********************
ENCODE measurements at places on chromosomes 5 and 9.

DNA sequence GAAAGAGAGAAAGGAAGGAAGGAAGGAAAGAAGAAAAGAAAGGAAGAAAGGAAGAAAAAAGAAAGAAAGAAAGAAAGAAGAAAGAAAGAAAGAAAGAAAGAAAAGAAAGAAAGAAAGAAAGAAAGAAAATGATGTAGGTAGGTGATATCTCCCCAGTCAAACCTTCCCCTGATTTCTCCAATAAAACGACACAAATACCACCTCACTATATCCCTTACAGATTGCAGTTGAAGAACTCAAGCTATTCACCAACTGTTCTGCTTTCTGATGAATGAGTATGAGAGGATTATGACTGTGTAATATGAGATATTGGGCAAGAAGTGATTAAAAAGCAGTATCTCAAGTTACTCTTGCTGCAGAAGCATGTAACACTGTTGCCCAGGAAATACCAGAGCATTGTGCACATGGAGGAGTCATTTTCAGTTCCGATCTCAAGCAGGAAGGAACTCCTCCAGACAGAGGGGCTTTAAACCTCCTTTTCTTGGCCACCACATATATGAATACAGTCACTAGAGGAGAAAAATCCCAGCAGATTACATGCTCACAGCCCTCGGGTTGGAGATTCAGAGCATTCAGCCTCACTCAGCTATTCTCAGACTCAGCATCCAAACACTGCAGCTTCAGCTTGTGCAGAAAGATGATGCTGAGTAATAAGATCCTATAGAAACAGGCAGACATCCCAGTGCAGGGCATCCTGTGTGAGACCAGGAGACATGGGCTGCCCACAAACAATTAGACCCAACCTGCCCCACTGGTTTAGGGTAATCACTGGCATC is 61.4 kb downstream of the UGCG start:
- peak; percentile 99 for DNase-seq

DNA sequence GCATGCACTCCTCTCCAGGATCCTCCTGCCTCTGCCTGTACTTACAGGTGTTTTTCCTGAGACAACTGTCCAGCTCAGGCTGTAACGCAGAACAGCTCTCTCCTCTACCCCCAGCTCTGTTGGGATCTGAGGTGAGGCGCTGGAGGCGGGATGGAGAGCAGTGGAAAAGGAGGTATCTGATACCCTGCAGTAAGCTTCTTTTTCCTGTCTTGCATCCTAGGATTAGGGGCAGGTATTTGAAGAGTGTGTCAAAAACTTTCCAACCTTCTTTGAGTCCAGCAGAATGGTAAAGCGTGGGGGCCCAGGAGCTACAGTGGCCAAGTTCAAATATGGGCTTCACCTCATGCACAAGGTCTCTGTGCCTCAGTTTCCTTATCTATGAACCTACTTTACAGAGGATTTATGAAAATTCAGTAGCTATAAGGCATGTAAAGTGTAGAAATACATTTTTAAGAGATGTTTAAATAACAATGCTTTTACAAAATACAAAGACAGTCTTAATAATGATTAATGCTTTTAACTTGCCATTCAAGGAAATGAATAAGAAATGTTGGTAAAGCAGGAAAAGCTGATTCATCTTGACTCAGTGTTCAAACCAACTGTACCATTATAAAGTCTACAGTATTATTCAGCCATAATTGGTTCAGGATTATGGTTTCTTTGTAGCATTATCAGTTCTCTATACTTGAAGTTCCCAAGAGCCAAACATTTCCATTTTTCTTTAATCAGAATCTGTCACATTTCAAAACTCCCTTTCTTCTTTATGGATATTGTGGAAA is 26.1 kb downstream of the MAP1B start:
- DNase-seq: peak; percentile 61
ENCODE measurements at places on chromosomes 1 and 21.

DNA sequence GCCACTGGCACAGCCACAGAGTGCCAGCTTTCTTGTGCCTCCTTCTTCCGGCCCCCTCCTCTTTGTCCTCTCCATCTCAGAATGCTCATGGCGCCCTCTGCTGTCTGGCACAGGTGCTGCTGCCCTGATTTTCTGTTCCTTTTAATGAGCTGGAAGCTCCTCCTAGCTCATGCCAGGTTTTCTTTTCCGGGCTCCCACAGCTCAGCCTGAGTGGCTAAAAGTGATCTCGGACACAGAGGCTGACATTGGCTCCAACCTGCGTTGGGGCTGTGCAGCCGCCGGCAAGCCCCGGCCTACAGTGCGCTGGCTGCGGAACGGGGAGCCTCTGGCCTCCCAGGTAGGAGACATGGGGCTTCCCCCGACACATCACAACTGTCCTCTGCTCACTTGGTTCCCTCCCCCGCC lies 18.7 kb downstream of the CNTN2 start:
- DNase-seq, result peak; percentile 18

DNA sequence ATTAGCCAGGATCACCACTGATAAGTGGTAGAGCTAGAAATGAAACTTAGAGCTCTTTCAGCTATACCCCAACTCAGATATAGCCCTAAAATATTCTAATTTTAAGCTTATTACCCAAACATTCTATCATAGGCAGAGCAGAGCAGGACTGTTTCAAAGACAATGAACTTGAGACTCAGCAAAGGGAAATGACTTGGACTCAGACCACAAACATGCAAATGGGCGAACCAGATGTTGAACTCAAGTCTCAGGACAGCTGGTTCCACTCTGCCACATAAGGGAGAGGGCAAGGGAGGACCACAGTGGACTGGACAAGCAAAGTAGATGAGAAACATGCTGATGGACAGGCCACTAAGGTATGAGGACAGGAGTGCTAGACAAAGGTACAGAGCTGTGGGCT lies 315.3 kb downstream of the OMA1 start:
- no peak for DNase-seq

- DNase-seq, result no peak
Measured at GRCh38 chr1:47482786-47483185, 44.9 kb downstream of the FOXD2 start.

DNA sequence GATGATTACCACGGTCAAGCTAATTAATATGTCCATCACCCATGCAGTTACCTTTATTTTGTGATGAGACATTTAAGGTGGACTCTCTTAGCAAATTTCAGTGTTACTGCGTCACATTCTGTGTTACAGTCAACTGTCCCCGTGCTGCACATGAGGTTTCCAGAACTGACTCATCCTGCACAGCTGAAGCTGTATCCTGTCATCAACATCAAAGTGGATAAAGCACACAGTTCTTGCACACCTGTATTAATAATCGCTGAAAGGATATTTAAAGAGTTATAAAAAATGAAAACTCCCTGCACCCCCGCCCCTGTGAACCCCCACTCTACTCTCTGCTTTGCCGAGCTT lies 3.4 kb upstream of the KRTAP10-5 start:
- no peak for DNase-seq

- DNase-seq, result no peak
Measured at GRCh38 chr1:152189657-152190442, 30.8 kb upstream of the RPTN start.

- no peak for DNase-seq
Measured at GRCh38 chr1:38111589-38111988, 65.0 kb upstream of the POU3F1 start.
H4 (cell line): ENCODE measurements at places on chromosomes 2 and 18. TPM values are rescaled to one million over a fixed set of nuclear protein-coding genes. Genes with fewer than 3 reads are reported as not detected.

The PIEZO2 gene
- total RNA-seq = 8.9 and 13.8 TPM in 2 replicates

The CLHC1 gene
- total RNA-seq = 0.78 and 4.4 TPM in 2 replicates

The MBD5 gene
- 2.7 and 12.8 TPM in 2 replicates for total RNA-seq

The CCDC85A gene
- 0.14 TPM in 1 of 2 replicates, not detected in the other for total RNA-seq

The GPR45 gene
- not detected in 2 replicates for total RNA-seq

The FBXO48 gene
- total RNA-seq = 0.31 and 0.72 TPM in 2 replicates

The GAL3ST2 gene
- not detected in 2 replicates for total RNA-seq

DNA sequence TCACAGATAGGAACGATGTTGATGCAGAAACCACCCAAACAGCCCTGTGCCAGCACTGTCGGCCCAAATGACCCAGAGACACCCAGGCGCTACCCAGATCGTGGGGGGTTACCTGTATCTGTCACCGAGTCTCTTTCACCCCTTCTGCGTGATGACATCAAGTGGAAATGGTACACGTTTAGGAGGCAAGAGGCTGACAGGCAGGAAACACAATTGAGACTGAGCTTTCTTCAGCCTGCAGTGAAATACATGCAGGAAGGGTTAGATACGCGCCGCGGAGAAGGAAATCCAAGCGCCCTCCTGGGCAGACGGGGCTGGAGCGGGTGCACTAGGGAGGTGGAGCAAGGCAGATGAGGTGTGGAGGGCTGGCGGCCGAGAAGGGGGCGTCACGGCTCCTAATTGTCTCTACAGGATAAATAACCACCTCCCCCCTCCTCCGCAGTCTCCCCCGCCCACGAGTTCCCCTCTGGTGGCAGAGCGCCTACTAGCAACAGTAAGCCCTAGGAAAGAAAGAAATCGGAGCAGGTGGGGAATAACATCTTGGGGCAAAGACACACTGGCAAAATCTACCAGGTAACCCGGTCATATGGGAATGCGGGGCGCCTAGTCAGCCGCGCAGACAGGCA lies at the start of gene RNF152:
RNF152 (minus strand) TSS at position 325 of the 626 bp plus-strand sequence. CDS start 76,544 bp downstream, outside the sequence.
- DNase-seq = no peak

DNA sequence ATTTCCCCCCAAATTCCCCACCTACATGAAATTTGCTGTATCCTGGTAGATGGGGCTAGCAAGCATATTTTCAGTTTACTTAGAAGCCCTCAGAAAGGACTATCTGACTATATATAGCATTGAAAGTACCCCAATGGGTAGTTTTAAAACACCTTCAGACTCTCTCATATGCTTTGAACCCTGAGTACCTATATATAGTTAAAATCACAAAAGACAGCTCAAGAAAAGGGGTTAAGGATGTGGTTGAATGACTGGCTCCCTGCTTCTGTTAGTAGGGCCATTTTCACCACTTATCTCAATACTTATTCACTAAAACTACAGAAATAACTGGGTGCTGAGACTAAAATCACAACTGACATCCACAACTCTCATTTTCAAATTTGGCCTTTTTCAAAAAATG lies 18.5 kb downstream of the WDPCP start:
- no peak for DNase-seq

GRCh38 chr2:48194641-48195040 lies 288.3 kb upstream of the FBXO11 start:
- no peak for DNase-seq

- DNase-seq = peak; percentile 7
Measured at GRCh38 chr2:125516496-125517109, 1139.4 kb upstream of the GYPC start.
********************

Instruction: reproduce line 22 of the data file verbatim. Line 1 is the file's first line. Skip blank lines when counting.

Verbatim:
The CLHC1 gene